Babies need the right nutrition in order for the body and brain to reach their full potential. It is imperative that parents start giving their babies “brain” foods once they start eating solids. At age 2, the brain reaches up to 80% of its weight. This means that during the first few years of life, parents need to do supply the right nourishment for their babies in order for brain development to be normal throughout lifetime.
The Importance of Early Brain Support
At 6 months, babies need to be supplied the following vitamins and minerals to ensure proper brain growth and development:
Although these are popular requirements when feeding infants, some parents seem to ignore them, only to regret once they start noticing unwanted symptoms. To ensure that your baby grows up smart, here are tips worth remembering.
What do babies need?
Bear in mind that babies should only be supplied with nutrient-dense meals once they start eating semi-solids and solids.
Wild-caught fatty fish contain long-chain, Omega-3 fatty acids that are extremely important to the baby’s developing brain. Parents should understand that giving this type of fat is beneficial. Given that 80% of the brain consists of fats, it becomes more important to increase the fat intake. But not all fats are created equal. You must be sure that you are consuming healthy fats. Wild-caught fatty fishes such as tuna, mackerel, and salmon are important as they have high levels of Omega-3 fatty acids that help in the regulation of gene expression in the brain.
Fatty acids assume a relevant role in the body as it further strengthens the immune system. In addition, fatty fish has amazing concentrations of iron and zinc.
Fish roe from salmon, herring, and sardines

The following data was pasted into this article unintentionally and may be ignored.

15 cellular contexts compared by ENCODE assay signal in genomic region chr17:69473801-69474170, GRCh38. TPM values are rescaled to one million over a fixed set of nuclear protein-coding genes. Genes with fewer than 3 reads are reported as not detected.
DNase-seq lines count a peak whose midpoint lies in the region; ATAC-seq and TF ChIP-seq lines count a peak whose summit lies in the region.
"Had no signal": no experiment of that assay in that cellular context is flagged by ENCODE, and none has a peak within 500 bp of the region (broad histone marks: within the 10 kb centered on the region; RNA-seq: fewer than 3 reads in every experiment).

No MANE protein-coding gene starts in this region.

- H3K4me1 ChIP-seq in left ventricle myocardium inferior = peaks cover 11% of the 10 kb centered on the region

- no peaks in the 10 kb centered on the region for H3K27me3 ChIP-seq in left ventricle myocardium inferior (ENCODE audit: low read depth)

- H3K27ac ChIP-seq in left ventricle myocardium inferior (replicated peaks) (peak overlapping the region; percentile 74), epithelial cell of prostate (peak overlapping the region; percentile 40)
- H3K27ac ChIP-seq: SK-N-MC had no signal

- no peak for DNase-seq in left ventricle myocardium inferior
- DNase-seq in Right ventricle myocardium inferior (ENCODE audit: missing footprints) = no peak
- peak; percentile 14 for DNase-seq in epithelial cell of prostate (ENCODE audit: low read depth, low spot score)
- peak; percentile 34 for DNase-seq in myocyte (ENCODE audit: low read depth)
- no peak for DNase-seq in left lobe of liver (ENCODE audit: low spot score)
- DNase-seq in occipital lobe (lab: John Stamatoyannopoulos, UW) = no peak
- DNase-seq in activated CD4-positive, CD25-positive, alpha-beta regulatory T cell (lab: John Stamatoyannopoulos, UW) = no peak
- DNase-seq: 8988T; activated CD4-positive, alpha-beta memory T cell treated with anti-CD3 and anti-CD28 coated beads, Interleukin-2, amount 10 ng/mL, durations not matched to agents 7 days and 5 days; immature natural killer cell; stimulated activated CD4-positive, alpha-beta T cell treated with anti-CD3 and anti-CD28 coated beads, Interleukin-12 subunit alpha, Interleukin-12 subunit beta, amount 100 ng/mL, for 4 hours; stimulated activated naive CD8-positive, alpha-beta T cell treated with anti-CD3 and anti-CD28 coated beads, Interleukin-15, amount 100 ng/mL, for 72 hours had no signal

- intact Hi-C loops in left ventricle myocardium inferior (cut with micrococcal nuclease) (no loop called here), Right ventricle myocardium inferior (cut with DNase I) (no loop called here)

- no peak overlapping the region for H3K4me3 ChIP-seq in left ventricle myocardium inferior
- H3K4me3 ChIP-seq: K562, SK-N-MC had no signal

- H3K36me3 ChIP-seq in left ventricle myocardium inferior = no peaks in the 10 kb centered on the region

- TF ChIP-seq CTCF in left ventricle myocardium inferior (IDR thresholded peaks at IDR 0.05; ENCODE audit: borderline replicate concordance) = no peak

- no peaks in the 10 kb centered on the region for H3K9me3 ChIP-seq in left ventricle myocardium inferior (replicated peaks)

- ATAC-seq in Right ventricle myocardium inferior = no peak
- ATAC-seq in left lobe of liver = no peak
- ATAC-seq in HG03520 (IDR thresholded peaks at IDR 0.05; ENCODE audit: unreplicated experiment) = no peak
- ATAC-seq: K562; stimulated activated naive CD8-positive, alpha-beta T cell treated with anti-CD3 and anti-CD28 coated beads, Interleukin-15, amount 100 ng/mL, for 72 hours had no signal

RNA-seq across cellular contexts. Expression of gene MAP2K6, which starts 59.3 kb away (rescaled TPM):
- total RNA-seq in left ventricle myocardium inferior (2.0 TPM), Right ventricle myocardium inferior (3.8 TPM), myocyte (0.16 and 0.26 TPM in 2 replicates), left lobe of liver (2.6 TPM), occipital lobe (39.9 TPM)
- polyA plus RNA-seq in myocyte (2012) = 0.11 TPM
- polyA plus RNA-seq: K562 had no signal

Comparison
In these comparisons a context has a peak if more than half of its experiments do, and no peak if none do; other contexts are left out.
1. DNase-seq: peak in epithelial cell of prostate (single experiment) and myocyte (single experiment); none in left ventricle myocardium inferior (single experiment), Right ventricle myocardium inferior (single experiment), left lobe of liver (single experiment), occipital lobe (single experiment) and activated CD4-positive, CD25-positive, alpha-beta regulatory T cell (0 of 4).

Eggs have everything that a fetus needs for proper growth and development. Apart from the essential protein, it is also loaded with nutrients that support normal development.
Fish eggs are excellent sources of Vitamin D, choline, and folate. Choline is an essential nutrient for proper brain development as it stimulates neurotransmitter synthesis and healthy expression of DNA. Similar to folate, choline also prevents the development of neural tube defects during pregnancy. It is also an important nutrient to due its memory-enhancing qualities.
Up to 20% of the fat in egg yolks are polyunsaturated fatty acids. It boasts a good ration of Omega-3 and Omega-6 fatty acids. Eggs also contain high amounts of Vitamin A, thiamin, riboflavin, and biotin to name a few.
Just like fatty fish, eggs, and roe, liver offers a wide array of nutrients too. Sadly, liver is not perceived as nutritious and important in modern society. Traditionally, liver is being thrown away or fed to animals instead. Liver is one of the most nutritious food items that you should eat during pregnancy.
Liver contains the following nutrients:
- B-vitamins including folate
- Iron and zin
- Vitamins A & D
In essence, spirulina is blue-green algae and not true microalgae. What makes it different from microalgae is that spirulina does not have tough cellulose walls. This means that the nutrients are more bioavailable than microalgae, especially in its fermented form.
Fermented spirulina contains a host of amino acids that feature minerals including calcium and iron. According to research, the iron in spirulina is twice fast absorbed as the iron found in veggies. Fermented spirulina is also a prebiotic which means that stimulates the growth of beneficial bacterial in the gut.
There are a host of benefits if you opt to give your baby fermented foods. The addition of veggies such as cabbage, onion, and carrots in small amounts to baby food will increase the bioavailability of iron. Kefir is yet another excellent souce of probiotics and have been found to support the good bacteria population in the gut.
Grain-like seeds including millet, buckwheat, quinoa, and amaranth are known as efficient in the synthesis of proteins. Fermented grains are proven to make vital nutrients like Vitamin B and Vitamin K more available. They also help in keeping normal digestive processes and the assimilation of nutrients in food.